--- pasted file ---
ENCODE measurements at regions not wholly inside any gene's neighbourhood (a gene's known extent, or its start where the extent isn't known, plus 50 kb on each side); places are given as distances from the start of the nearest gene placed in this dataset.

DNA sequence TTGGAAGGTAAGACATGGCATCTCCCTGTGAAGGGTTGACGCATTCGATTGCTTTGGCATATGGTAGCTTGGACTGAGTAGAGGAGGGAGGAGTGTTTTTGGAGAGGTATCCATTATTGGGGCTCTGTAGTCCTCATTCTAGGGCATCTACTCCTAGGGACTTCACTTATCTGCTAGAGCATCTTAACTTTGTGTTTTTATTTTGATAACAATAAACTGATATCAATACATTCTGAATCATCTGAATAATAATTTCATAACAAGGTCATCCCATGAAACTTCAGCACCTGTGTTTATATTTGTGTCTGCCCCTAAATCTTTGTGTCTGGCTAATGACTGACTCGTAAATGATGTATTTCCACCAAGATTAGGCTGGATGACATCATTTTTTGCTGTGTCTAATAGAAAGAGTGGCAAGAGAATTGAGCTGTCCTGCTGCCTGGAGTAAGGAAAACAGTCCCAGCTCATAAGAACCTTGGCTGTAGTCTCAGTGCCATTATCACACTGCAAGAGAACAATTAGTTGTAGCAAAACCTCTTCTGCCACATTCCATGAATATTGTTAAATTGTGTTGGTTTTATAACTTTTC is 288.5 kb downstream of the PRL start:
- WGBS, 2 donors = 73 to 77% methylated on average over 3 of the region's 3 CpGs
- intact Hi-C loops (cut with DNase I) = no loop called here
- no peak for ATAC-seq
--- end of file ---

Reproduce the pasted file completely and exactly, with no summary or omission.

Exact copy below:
ENCODE measurements at regions not wholly inside any gene's neighbourhood (a gene's known extent, or its start where the extent isn't known, plus 50 kb on each side); places are given as distances from the start of the nearest gene placed in this dataset.

DNA sequence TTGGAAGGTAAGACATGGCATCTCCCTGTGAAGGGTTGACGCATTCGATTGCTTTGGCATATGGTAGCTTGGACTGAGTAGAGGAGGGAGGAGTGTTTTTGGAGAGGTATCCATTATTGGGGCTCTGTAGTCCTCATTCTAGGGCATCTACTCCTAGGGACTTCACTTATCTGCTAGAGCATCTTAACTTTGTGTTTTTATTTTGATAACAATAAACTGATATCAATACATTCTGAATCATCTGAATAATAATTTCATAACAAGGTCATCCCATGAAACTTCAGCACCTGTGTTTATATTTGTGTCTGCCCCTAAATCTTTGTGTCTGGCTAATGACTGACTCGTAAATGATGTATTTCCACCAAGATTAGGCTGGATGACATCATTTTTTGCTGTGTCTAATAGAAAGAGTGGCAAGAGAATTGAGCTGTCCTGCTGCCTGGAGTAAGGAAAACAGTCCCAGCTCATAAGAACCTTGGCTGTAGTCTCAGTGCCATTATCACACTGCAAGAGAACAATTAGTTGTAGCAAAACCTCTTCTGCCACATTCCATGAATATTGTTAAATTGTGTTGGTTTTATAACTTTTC is 288.5 kb downstream of the PRL start:
- WGBS, 2 donors = 73 to 77% methylated on average over 3 of the region's 3 CpGs
- intact Hi-C loops (cut with DNase I) = no loop called here
- no peak for ATAC-seq